The state of siege law gives the military new powers to arrest and interrogate suspects and prohibits organized protests in the targeted areas.
Guatemala’s Congress Saturday voted overwhelmingly to approve a temporary state of siege in six northeastern provinces, a measure designed to tighten security after several soldiers were killed by alleged drug traffickers.
The initiative passed after 88 lawmakers voted in favor while nine opposed it in the Central American country’s unicameral legislature.
The 30-day state of siege imposes a night-time curfew in the northeastern provinces of Alta Verapaz, El Progreso, Izabal, Peten, Zacapa, and Baja Verapaz, which together make up a drug-trafficking corridor that runs from Honduras to the Mexican border.
Most places under siege in eastern Guatemala are inhabited by Indigenous Maya Q'eqchi' communities which have faced massacres, and forced disappearances in the past.
"The magnitude allows them to militarise or remilitarise a region with a high level of conflict, where communities are opposed to extractive industry projects," said Iduvina Hernandez, director of the Association for the Study and Promotion of Security in Democracy.
The state of siege law also gives the military new powers to arrest and interrogate suspects and prohibits organized protests in the targeted areas as well as some meetings, although it does not specify the number of people that can legally meet.
Outgoing President Jimmy Morales declared the state of siege last week, arguing it was needed to better target criminal groups operating in these areas.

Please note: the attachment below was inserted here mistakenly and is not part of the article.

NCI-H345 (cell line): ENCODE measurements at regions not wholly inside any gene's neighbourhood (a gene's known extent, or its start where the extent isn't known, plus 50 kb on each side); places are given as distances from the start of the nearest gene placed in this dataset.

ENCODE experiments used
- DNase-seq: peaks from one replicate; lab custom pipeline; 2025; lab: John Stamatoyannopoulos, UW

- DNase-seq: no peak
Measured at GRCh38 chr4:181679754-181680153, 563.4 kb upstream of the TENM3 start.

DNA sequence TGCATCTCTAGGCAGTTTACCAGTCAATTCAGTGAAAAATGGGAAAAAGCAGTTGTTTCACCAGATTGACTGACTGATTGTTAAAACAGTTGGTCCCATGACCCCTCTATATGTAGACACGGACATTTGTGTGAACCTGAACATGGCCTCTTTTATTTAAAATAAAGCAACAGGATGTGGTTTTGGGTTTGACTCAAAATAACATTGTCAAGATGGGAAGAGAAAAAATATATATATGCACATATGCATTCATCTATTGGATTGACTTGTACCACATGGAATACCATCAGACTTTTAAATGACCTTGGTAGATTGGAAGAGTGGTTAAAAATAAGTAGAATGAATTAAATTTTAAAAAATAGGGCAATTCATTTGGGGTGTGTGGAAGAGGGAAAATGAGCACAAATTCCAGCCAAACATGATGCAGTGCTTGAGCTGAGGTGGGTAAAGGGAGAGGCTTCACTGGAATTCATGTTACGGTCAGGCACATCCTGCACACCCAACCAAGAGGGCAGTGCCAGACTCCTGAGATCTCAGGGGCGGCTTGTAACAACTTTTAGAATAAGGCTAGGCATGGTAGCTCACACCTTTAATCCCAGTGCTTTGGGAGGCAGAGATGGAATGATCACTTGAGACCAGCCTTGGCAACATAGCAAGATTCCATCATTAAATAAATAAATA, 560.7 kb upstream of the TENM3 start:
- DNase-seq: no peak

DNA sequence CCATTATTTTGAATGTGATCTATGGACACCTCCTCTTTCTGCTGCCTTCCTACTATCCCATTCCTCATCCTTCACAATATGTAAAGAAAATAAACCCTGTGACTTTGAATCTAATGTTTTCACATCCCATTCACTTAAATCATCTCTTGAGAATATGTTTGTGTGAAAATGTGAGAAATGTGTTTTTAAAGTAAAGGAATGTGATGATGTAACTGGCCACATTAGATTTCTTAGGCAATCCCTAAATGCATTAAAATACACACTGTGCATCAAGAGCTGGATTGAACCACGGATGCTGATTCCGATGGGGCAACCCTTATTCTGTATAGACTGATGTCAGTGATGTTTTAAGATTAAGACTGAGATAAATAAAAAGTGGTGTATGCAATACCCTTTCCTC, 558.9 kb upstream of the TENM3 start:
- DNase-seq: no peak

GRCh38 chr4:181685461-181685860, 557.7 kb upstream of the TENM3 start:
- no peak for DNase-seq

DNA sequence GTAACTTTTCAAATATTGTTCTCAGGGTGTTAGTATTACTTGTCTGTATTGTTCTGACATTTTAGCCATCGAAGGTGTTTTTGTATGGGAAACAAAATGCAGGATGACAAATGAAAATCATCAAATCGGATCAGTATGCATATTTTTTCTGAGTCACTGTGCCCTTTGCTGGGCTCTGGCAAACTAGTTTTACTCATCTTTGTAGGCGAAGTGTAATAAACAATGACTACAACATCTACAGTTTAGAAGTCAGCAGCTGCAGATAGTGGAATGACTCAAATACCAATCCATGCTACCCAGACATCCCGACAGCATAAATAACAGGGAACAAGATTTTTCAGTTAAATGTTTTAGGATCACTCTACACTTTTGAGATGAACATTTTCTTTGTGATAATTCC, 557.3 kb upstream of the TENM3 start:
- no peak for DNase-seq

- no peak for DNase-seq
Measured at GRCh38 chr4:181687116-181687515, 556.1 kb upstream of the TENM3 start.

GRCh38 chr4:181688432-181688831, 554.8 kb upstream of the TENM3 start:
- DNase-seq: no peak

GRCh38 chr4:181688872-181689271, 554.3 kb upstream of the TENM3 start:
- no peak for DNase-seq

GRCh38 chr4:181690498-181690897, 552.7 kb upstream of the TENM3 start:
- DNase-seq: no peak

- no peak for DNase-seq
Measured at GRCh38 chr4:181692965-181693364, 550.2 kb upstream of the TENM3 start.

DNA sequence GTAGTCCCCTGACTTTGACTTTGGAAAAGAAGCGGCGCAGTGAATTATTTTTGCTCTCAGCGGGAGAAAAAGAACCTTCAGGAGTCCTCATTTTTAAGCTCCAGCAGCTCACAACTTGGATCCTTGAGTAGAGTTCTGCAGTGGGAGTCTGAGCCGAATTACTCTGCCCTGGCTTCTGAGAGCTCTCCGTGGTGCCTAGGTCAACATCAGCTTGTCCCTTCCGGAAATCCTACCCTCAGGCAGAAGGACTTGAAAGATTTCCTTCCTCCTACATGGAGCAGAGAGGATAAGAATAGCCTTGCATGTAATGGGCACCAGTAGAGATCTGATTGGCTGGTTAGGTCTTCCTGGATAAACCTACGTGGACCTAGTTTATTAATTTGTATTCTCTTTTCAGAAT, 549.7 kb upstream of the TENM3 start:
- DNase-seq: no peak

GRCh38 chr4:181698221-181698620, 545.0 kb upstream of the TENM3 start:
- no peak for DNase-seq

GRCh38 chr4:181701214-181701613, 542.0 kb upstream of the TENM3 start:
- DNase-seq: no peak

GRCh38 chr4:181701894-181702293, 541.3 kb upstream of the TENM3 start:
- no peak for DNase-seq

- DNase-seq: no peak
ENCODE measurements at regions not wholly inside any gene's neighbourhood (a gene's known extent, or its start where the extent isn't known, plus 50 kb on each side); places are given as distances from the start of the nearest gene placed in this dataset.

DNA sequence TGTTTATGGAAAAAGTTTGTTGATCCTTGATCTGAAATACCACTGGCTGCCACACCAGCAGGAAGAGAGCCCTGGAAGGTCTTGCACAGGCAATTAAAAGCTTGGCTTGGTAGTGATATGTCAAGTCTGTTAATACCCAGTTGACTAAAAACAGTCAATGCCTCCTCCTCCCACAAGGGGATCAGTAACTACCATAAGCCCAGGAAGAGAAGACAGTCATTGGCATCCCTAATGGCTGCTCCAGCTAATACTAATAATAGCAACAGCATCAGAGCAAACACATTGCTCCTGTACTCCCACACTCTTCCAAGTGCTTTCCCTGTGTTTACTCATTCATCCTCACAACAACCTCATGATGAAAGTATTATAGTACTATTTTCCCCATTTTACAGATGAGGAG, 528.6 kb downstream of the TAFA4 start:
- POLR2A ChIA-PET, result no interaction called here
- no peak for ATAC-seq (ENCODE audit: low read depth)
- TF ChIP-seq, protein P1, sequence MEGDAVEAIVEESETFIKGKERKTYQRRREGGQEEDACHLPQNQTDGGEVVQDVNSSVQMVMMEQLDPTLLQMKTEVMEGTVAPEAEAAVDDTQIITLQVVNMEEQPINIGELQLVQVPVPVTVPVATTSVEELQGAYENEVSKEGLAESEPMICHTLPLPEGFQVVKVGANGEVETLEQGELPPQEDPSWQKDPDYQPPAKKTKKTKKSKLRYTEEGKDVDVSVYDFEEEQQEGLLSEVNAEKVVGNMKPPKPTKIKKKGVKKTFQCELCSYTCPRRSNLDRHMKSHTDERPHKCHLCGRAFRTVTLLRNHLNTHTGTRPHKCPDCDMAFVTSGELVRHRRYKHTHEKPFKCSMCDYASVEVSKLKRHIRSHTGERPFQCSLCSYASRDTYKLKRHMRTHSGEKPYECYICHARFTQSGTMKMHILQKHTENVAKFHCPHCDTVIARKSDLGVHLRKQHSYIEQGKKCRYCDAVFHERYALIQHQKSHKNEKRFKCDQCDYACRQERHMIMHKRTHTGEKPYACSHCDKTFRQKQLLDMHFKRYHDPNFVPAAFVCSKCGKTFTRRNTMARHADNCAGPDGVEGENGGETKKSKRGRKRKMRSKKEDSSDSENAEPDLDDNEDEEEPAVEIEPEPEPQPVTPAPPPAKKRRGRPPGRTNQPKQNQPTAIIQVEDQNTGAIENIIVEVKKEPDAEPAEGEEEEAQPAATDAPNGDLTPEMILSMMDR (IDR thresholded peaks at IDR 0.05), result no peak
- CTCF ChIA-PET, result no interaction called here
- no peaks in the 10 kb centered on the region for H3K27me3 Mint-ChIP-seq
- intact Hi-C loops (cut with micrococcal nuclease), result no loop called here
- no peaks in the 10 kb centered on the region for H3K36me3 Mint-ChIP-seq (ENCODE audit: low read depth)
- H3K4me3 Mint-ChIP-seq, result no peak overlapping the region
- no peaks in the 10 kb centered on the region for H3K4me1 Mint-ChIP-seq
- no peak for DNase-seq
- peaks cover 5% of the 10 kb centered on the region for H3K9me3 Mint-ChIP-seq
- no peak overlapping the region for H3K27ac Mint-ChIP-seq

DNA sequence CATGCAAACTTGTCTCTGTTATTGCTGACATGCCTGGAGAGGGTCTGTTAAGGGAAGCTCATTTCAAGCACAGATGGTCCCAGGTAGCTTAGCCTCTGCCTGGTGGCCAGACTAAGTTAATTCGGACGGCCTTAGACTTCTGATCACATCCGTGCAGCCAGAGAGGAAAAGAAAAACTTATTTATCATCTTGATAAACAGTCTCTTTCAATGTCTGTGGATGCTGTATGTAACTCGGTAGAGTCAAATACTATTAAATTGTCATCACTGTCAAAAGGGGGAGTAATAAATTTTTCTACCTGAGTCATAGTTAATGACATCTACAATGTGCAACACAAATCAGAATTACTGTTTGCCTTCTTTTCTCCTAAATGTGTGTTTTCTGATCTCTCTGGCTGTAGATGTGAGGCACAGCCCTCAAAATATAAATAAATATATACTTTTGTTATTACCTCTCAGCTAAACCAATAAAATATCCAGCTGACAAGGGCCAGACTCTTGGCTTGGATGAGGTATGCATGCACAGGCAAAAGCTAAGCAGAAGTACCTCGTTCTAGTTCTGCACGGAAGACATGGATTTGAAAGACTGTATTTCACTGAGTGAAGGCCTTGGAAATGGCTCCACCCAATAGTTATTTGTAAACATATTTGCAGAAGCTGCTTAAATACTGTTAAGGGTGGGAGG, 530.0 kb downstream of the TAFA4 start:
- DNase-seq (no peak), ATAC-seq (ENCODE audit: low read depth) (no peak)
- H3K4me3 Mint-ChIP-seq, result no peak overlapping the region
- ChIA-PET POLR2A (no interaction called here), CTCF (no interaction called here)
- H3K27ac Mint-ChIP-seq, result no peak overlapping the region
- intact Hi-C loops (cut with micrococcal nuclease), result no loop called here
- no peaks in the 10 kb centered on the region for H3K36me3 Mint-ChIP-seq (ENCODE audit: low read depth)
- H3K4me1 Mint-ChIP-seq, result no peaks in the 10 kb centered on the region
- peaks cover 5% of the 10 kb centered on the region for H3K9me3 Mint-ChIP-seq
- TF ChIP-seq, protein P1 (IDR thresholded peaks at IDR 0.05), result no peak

The siege is imposed according to the 1965 Law of Public Order and the Constitution of 1985.
Before Morales’ declaration, Guatemala’s army said a group of suspected drug traffickers ambushed a patrol of nine soldiers who were sent to apprehend an aircraft allegedly transporting drugs. Three of the soldiers died in the attack, according to authorities.
The state of siege has been sharply criticized by local rights groups representing victims of violence as well as human rights activists in the area.
“It seems to us an exaggerated and loathsome action to take,” according to a statement by 100 social organizations published Saturday on social media.
The Campesino Unity Committee (CUC) organized a march Saturday against the siege but was stopped by police.
CUC coordinator Daniel Pascual said the government would use this latest measure to arrest local community leaders.